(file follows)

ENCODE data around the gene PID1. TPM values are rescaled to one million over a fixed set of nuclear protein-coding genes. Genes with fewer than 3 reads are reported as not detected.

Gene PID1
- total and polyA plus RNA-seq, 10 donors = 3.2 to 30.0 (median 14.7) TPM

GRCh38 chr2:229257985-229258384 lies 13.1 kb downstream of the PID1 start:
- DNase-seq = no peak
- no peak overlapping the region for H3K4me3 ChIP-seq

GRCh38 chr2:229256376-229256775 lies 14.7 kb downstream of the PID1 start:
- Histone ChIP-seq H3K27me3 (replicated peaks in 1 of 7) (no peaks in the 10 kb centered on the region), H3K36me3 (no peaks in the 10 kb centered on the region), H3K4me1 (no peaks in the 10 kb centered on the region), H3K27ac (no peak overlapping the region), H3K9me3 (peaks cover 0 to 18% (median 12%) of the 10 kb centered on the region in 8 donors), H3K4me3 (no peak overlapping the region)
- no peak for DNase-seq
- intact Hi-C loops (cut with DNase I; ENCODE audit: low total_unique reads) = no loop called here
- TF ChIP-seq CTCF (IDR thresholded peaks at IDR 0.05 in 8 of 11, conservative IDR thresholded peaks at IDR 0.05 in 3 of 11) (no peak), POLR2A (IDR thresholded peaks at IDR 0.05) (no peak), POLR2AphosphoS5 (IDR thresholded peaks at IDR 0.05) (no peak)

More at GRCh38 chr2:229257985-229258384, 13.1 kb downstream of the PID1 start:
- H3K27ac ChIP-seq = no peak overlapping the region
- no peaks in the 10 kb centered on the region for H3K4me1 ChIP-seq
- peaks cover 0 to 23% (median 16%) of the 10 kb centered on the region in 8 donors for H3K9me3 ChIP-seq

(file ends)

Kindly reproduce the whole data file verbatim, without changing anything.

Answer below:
ENCODE data around the gene PID1. TPM values are rescaled to one million over a fixed set of nuclear protein-coding genes. Genes with fewer than 3 reads are reported as not detected.

Gene PID1
- total and polyA plus RNA-seq, 10 donors = 3.2 to 30.0 (median 14.7) TPM

GRCh38 chr2:229257985-229258384 lies 13.1 kb downstream of the PID1 start:
- DNase-seq = no peak
- no peak overlapping the region for H3K4me3 ChIP-seq

GRCh38 chr2:229256376-229256775 lies 14.7 kb downstream of the PID1 start:
- Histone ChIP-seq H3K27me3 (replicated peaks in 1 of 7) (no peaks in the 10 kb centered on the region), H3K36me3 (no peaks in the 10 kb centered on the region), H3K4me1 (no peaks in the 10 kb centered on the region), H3K27ac (no peak overlapping the region), H3K9me3 (peaks cover 0 to 18% (median 12%) of the 10 kb centered on the region in 8 donors), H3K4me3 (no peak overlapping the region)
- no peak for DNase-seq
- intact Hi-C loops (cut with DNase I; ENCODE audit: low total_unique reads) = no loop called here
- TF ChIP-seq CTCF (IDR thresholded peaks at IDR 0.05 in 8 of 11, conservative IDR thresholded peaks at IDR 0.05 in 3 of 11) (no peak), POLR2A (IDR thresholded peaks at IDR 0.05) (no peak), POLR2AphosphoS5 (IDR thresholded peaks at IDR 0.05) (no peak)

More at GRCh38 chr2:229257985-229258384, 13.1 kb downstream of the PID1 start:
- H3K27ac ChIP-seq = no peak overlapping the region
- no peaks in the 10 kb centered on the region for H3K4me1 ChIP-seq
- peaks cover 0 to 23% (median 16%) of the 10 kb centered on the region in 8 donors for H3K9me3 ChIP-seq